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Helping the travel industry learn to live with COVID

Helping the travel industry learn to live with COVID 45

By Adrian Stevens, CEO Inventive Health

Helping the travel industry learn to live with COVID 46

We are over 18 months into the pandemic and governments around the world are realising the need to shift their strategy from one of ending COVID to living with it. With cases increasing even in highly vaccinated countries like the UK, containing the virus is an unwinnable war. The unfortunate truth is that the only way to get back the freedoms we previously enjoyed is to accept we need to live with COVID. For heavily disrupted industries like travel and tourism, this cannot come soon enough. Last year alone the sector lost $4.5 trillion and 62 million jobs globally as the pandemic and travel restrictions took their toll. Successfully returning to large-scale international travel and avoiding further disruption will require a testing system that provides a long-term, sustainable, and safe way for people to travel.

Created at short notice, and with a need to deal with immediate issues, the current UK testing system for international travellers is now simply not fit for purpose. The requirement for mandatory PCR testing made sense at the start of the pandemic while the number of people travelling was low and we were still learning about the virus. Now however, despite being a great way to screen for infections, PCR testing is unable to scale to meet the needs of a full return to travel.

Having recently travelled back from South Africa myself, I experienced first-hand the testing procedure in place. Travelling from a high-risk country it took me four hours to pass through Heathrow Airport and arrive at a hotel for my mandatory quarantine. Personally, this was not a problem as I knew I would need to go through a rigorous testing process. However, if I were travelling back from an amber list country, I suspect things would be very different. While quarantine would not be needed, the high cost and time required to do a PCR test would be an issue.

The PCR problem

My aim is not to knock PCR tests. They are the testing gold standard and have a vital role to play in managing the virus. When returning from a high-risk country (like South Africa) it makes sense to carry out PCR tests that can check for new variants. However, for lower-risk countries, PCR’s become very expensive and impractical due to the need for samples to be sent away for laboratory testing. We are starting to see a realisation of this too with the new cost limit for a PCR test. Nonetheless, even with this limit in place. For a young family of four taking a holiday, testing alone can easily be more expensive than flights and accommodation – pricing many out of travel. In truth, using a PCR test for travellers from low-risk countries is now like using a hammer to tighten a screw. It’s just the wrong tool for the job.

At the same time, we cannot simply remove the need for testing. Despite progress in managing the virus being made in the UK, with COVID outbreaks still a common occurrence, it would be an enormous risk to remove testing altogether. Instead, we must make full use of all the tools we have at our disposal to create a smarter, sustainable testing procedure for international travellers.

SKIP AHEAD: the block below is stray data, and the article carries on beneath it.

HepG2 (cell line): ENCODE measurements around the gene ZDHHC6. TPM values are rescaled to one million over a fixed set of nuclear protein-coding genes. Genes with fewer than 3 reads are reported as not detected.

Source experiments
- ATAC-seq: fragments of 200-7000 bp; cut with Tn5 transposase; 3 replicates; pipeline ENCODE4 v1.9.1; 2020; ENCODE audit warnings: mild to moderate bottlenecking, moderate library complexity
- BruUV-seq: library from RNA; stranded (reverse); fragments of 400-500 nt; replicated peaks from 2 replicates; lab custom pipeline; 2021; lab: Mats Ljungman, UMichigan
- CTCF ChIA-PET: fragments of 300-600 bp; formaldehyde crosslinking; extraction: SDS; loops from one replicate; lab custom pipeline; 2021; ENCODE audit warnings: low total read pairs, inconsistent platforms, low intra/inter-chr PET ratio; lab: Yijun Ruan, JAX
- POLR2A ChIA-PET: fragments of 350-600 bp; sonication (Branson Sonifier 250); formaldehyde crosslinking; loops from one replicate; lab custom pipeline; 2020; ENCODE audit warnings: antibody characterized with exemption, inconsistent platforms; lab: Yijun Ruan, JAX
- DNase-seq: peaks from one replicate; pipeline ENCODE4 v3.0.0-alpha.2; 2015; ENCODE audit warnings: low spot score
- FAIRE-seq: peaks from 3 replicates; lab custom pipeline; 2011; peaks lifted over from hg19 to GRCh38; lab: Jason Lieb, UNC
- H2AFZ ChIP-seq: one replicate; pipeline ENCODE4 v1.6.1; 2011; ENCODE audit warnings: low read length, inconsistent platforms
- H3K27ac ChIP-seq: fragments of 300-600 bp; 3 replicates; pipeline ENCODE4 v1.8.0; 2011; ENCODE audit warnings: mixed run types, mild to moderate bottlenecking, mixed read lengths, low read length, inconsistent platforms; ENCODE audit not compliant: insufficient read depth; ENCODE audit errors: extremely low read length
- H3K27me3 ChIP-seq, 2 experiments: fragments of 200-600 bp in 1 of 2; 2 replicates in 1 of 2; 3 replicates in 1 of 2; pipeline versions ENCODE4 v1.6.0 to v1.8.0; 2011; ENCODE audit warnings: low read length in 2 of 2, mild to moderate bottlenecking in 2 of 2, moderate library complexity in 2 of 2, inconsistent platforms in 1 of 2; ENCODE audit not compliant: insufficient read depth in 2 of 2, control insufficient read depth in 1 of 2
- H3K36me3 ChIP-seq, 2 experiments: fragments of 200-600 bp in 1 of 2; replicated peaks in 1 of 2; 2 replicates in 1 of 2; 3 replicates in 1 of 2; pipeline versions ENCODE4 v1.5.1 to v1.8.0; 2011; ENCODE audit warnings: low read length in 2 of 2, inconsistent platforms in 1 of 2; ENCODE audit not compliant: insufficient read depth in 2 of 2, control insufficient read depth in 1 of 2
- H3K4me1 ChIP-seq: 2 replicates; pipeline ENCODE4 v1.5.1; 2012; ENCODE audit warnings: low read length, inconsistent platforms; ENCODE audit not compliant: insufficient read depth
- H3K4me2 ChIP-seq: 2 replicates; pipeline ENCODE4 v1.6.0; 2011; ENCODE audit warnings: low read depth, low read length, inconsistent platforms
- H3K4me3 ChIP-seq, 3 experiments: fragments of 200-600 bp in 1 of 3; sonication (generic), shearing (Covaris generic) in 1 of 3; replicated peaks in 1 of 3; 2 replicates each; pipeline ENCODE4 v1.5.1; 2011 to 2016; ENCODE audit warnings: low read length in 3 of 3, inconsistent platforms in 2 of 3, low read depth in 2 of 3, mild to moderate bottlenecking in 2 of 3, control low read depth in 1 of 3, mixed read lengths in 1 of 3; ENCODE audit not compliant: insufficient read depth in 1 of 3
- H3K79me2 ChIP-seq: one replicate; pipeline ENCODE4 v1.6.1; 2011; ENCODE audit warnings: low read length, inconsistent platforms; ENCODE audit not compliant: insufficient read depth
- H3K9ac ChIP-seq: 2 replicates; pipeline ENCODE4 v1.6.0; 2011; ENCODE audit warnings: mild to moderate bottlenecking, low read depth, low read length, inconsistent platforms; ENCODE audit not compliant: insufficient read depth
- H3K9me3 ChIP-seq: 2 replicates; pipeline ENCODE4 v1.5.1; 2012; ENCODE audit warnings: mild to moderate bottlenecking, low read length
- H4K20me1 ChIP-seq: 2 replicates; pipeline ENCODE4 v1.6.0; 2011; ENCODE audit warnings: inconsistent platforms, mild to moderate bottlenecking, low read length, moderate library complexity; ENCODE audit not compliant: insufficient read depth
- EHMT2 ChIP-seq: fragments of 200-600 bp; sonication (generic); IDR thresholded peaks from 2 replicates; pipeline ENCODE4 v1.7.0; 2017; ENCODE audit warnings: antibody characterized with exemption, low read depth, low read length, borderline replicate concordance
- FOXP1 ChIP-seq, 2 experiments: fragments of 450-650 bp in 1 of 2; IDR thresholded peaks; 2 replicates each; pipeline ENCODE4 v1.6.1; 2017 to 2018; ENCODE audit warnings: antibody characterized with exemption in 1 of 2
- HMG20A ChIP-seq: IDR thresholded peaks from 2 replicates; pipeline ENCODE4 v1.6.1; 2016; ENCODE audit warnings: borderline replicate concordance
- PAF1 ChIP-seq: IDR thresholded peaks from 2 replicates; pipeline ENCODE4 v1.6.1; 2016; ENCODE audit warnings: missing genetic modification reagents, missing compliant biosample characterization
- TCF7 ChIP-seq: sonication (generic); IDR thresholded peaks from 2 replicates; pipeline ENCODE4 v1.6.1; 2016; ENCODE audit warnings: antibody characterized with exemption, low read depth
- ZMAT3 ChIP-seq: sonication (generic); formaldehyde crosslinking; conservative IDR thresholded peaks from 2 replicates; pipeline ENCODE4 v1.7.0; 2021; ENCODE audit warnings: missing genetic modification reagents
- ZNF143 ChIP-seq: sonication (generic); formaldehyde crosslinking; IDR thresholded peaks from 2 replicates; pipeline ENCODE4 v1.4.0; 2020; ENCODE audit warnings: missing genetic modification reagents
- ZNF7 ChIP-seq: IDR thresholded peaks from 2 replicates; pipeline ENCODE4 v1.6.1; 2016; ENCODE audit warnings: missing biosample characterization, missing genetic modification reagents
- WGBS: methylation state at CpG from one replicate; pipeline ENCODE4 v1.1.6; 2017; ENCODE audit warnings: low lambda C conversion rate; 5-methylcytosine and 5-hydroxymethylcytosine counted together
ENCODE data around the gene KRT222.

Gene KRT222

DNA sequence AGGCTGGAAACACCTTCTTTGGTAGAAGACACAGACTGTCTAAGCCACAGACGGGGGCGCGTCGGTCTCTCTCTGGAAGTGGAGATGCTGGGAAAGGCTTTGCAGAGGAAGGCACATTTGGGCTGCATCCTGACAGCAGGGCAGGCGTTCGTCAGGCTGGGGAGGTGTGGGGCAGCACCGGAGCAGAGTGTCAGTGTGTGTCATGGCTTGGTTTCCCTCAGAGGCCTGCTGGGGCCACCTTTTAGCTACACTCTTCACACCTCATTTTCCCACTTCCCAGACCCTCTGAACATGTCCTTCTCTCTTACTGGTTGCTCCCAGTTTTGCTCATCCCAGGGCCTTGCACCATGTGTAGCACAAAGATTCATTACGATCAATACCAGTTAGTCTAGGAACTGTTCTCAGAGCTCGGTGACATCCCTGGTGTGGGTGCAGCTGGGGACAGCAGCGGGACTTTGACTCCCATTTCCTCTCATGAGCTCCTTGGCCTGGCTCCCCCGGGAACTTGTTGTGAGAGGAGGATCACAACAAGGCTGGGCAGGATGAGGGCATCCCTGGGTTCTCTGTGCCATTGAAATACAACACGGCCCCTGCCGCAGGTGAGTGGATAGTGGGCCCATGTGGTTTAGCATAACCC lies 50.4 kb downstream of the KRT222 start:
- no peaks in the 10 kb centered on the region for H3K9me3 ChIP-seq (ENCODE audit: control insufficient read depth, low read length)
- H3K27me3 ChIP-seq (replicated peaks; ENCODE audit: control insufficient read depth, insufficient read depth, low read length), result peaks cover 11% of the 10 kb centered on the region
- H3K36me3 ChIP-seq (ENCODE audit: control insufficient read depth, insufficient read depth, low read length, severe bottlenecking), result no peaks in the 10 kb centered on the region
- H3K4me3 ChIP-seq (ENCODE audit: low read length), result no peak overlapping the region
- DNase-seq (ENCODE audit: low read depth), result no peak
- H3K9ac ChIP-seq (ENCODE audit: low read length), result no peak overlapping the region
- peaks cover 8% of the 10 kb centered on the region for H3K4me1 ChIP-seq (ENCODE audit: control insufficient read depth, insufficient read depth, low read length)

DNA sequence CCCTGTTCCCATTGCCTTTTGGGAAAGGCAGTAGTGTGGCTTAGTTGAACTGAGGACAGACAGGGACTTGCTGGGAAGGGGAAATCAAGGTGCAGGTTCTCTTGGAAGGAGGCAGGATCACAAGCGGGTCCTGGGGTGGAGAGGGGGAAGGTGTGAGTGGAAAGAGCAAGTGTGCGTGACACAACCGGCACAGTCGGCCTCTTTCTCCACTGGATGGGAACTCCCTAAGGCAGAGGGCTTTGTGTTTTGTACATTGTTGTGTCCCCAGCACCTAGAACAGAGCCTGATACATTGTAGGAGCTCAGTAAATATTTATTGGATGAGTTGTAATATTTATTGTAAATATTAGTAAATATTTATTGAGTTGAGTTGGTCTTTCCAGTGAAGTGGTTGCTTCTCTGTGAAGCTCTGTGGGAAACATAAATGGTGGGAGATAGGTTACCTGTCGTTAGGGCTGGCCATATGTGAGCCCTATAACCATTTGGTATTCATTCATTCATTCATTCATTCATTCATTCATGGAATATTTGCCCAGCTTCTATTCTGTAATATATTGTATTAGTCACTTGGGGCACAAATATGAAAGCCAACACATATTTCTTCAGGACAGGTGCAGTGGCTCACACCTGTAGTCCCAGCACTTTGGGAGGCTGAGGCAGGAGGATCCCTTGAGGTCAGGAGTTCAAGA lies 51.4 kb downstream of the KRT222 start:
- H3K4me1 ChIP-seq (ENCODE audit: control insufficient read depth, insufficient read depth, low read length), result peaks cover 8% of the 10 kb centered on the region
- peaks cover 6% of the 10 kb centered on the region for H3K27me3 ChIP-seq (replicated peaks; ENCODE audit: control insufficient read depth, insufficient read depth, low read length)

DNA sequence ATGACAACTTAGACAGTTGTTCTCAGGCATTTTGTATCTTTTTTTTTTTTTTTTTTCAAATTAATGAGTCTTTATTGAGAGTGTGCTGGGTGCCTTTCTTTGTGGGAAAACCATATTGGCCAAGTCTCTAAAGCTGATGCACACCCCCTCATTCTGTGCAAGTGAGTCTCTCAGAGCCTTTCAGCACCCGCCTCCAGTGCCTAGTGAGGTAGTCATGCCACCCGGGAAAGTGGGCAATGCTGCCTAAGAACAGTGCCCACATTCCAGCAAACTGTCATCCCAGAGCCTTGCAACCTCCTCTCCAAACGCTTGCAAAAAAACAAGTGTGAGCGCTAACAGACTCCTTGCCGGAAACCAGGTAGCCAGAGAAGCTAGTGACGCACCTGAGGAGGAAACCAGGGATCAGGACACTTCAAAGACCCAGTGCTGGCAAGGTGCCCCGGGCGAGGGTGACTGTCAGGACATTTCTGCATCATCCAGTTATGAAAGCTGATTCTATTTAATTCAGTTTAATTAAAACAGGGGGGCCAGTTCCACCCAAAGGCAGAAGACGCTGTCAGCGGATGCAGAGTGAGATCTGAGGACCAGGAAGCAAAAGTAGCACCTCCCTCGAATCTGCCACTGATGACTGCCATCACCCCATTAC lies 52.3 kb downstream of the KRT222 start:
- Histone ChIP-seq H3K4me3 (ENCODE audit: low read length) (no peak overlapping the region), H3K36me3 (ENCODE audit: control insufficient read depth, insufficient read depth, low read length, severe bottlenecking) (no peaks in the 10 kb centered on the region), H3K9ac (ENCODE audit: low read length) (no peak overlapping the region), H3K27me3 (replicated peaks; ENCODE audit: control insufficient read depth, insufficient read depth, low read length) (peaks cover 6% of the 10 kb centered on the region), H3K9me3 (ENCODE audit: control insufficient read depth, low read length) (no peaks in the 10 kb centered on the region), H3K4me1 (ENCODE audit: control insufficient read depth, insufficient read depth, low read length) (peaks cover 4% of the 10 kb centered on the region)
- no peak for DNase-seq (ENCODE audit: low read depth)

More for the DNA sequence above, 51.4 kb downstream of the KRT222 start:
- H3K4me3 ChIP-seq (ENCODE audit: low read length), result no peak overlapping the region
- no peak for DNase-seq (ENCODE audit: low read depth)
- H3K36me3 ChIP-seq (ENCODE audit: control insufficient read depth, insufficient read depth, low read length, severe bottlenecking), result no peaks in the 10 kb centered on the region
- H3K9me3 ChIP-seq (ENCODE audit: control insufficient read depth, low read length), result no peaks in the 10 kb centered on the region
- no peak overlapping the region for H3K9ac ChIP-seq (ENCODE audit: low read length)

The right tool at the right time

The good news is that the tools to do this now exist. Having been developed during the pandemic, a new breed of instant COVID tests are available that allow for a long-term testing solution to be put in place. By switching the testing requirements of travellers from low-risk countries from PCR tests to instant COVID testing solutions, the cost of travelling can once again be brought under control. Delivering results in seconds from a swab or non-invasive mouthwash test, these new tests offer lower costs, and quicker results than a PCR or even lateral flow. In fact, a whole family of four could all get tested for less than the cost of one PCR.

At the same time, PCR tests can remain in place for those returning from high-risk countries. Thanks to their unique ability to identify new variants, PCRs can be used for the sort of testing they were originally designed for. Using instant COVID tests for low-risk travellers and PCRs for high-risk ones, we can finally have a system that uses the right tool for the right task.

However, while the technology is ready, we now need legislation to catch up. The current legal requirements on testing mean that only PCR tests can be used for international travel. Time is of the essence. After 18 months of little to no international travel, the industry is on its knees and in need of a solution that will allow it to begin the process of learning to live with the virus. Taking a smarter approach to testing by enabling the use of instant testing for low-risk countries is a big step at the start of this journey.


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